OCZ Vertex 3 240GB £426
19th May 2011 | 11:21
The SSD all others will now be benched by
OCZ Vertex 3 240GB - Overview
Memory controllers are the super-model components of the SSD world, and OCZ is dropping the fastest consumer SandForce SATA 6Gbps controller on the planet with this the OCZ Vertex 3 240GB.
SSDs are now so numerous, it's hard to believe that the desktop digital drive in its current NAND-based state hasn't been around that long. That said the enterprise sector has had the pleasure of using SSDs in various guises for a lot longer and solid state storage technology itself has been around longer than you might imagine.
You can actually trace its lineage back to the 1950s.
The first of what most people would recognise as a modern SSD appeared in 1978 when StorageTek brought out its drive. With a capacity of just 90MB it cost a staggering $8,800 per MB which limited its use to industrial, military, medical and commercial applications.
But what transformed the SSD into the desktop drive we know today began life in the 1970's when Fujio Masuoka started to develop NAND flash architecture at Toshiba, the company patenting the technology in 1980 and the concept of NAND flash memory has been evolving ever since.
First came SLC (Single Level Cell) and then more recently MLC (Multi Level Cell). So what's the difference, you may ask.
Well it's all down to how the NAND flash cell stores the data and how data is read from it. A single cell can either store one bit of data (SLC) or two bits of data (MLC) which gives MLC greater storage density.
MLC-based drives may be the kings of the desktop but in the world of the enterprise drive, SLC still rules the roost due to its faster performance and perhaps more importantly in this market sector, its much better reliability.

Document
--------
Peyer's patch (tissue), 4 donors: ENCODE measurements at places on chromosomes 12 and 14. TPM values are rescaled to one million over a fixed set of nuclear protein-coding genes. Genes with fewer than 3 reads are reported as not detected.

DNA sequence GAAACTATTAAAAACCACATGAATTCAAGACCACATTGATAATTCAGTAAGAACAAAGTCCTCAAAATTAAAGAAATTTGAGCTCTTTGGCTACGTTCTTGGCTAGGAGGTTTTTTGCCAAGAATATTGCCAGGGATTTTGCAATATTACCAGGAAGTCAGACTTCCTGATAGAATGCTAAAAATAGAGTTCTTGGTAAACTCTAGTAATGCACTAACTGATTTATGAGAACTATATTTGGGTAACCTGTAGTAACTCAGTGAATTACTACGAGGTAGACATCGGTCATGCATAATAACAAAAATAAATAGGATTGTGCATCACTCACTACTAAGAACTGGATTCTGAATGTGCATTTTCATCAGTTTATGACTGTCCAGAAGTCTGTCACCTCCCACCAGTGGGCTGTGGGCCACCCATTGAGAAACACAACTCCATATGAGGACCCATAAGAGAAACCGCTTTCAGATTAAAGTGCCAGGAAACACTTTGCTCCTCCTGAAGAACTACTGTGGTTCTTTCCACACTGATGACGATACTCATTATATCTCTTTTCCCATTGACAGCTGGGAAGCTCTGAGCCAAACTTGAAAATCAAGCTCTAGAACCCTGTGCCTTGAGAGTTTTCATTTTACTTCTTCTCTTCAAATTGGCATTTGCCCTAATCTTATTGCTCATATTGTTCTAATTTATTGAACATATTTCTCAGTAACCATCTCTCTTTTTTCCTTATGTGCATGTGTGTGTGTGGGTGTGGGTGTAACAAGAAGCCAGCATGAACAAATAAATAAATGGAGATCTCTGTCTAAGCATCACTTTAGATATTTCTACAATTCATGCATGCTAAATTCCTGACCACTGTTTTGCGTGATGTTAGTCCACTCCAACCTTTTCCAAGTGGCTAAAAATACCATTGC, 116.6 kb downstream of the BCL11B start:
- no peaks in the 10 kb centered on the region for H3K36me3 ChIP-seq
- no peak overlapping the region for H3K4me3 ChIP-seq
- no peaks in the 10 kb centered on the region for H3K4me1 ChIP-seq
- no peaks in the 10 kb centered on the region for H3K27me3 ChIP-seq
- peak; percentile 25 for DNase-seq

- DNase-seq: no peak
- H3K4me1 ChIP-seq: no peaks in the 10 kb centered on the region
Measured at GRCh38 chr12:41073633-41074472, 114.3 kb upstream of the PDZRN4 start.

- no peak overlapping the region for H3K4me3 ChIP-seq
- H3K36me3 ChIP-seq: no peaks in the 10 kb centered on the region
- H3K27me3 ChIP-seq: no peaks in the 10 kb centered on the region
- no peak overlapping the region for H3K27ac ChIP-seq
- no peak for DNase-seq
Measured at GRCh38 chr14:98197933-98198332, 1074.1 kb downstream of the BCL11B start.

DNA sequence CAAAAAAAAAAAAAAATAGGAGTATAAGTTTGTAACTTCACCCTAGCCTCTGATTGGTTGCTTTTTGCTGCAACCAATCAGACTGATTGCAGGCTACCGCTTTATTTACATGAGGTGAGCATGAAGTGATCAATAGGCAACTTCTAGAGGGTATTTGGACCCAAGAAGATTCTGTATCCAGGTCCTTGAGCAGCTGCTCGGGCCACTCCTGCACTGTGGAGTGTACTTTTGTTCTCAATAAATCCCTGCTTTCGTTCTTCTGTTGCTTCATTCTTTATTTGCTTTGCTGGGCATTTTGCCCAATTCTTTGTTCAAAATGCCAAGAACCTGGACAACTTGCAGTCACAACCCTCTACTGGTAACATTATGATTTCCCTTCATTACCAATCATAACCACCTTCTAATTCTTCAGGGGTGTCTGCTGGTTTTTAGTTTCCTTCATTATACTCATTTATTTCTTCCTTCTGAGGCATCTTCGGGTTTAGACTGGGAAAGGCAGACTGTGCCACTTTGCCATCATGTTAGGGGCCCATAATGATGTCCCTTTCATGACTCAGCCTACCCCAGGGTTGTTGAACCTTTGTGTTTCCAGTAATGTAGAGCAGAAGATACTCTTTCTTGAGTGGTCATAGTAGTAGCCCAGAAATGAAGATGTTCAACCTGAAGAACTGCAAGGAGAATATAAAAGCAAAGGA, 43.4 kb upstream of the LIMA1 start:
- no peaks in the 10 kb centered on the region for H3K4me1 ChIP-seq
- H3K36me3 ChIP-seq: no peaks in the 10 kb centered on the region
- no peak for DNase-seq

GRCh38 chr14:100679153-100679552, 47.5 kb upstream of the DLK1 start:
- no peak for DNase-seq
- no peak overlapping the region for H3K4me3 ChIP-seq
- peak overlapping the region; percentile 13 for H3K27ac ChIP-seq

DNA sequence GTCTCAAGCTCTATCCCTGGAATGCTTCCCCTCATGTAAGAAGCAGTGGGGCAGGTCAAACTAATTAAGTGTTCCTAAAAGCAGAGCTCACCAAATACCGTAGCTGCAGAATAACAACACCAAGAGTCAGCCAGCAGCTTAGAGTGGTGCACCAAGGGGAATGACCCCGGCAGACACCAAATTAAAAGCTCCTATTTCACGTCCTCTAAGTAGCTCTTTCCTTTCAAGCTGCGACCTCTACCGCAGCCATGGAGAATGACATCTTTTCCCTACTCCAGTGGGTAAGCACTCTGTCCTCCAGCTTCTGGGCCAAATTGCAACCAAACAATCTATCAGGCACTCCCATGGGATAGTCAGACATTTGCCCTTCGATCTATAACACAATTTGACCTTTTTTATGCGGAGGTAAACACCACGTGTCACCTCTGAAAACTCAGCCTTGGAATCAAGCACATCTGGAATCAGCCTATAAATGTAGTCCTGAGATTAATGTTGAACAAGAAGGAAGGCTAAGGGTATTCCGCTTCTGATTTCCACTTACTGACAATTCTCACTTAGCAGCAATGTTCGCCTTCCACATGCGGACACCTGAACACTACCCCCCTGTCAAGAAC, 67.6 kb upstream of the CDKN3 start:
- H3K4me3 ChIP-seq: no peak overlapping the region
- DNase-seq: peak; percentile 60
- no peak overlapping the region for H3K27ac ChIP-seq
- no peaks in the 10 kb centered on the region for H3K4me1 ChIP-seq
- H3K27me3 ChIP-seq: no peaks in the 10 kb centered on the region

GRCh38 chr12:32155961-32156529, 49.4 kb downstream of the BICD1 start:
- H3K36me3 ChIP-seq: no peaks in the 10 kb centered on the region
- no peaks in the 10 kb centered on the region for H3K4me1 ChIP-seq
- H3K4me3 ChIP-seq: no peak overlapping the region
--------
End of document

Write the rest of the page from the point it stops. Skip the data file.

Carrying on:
A standard 34nm MLC drive has a cycle endurance of around 5,000 Write/Erase cycles while for SLC this figure jumps to around 100,000, and for Enterprise NAND it is higher still.
Intel being Intel was lurking in the background, watching the market and technology develop and then preceded to shake everybody up by launching the X25-M. Unleashing 50nm NAND technology in mid-2008 on an unsuspecting world the desktop SSD landscape was changed forever.
The X25-M offering very good performance but with a reasonable price tag, the M in the name was for mainstream, and the next version using 34nm NAND offered better performance still while lowering the purchase cost further.
Intel's aim then, as it is now, to drive down the cost of SSD drives and a gauge of just how successful that aim has been is that the X25-M is one of, if not, the best-selling SSDs in the world.
But while concentrating on the mainstream Intel left a gap in the high end of the market, step forward SandForce and its first generation of controllers whose performance was quite frankly a revelation and it's something Intel has yet to fully get to grips with.
A host of SSD manufacturers jumped on the controller, including SSD pioneers OCZ, making it an important part of the top-end drives.
Now SandForce has brought its 2nd generation controller to the table in the shape of the SF-2000 family, bringing with it the promise of even higher performance. Currently the roadmap shows seven controllers in the family at present; two for the enterprise segment, one for the industrial market and four for the market segment that most people are interested in, the desktop.